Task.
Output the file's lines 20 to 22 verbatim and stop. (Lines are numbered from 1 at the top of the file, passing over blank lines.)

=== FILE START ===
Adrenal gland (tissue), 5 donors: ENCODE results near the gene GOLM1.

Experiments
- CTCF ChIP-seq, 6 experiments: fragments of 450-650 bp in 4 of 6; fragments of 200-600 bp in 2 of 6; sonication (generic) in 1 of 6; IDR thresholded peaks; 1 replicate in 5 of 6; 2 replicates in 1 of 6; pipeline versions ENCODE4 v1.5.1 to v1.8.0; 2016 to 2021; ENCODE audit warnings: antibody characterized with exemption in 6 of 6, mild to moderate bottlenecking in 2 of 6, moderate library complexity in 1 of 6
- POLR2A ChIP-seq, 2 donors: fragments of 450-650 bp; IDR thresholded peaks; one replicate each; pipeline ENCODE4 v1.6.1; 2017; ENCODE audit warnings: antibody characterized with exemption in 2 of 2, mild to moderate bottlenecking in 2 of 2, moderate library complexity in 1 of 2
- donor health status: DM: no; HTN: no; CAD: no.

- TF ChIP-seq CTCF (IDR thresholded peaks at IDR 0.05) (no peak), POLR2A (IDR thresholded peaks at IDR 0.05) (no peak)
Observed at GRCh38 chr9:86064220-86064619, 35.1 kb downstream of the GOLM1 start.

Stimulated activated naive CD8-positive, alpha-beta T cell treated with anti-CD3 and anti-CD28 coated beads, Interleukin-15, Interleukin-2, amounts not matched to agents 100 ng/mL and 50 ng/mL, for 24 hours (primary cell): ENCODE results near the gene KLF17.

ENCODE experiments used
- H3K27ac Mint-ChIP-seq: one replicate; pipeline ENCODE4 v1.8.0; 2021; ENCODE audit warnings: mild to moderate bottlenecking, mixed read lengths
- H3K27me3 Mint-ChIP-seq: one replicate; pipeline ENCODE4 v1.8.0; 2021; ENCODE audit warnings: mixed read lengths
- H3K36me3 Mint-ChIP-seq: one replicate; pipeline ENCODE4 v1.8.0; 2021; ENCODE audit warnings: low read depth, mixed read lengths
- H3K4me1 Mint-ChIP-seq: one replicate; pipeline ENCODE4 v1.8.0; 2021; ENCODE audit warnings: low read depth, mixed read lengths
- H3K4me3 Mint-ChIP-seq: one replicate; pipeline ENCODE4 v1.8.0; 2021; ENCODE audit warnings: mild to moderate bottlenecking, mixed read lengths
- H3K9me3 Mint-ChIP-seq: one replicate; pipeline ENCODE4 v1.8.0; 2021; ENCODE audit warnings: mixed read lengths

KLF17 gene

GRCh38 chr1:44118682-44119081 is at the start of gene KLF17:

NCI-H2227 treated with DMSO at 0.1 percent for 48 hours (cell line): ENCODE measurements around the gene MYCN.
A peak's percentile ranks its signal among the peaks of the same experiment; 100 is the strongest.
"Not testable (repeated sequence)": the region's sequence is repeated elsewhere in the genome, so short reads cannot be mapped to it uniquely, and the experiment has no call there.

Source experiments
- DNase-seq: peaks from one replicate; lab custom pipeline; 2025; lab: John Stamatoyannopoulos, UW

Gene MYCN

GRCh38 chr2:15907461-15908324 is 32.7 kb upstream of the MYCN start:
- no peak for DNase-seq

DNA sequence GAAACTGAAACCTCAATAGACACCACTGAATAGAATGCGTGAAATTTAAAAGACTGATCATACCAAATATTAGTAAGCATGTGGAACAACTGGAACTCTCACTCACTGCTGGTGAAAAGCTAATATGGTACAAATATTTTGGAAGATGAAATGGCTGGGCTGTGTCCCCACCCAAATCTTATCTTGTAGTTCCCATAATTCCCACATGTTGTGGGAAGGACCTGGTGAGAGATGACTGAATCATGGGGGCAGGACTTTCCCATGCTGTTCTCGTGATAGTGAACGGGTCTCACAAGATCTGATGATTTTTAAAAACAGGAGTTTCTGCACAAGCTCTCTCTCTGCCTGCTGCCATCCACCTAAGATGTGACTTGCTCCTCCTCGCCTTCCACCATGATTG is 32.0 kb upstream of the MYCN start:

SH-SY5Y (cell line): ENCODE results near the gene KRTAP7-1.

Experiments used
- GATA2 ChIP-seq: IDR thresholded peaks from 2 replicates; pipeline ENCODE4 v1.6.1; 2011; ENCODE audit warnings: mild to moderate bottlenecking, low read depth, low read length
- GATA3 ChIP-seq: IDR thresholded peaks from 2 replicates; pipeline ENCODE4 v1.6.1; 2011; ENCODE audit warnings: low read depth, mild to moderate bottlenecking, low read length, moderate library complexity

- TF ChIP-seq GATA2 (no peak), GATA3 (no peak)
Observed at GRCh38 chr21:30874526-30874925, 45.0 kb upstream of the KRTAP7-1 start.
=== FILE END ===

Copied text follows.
"Not testable (repeated sequence)": the region's sequence is repeated elsewhere in the genome, so short reads cannot be mapped to it uniquely, and the experiment has no call there.

Source experiments
- DNase-seq: peaks from one replicate; lab custom pipeline; 2025; lab: John Stamatoyannopoulos, UW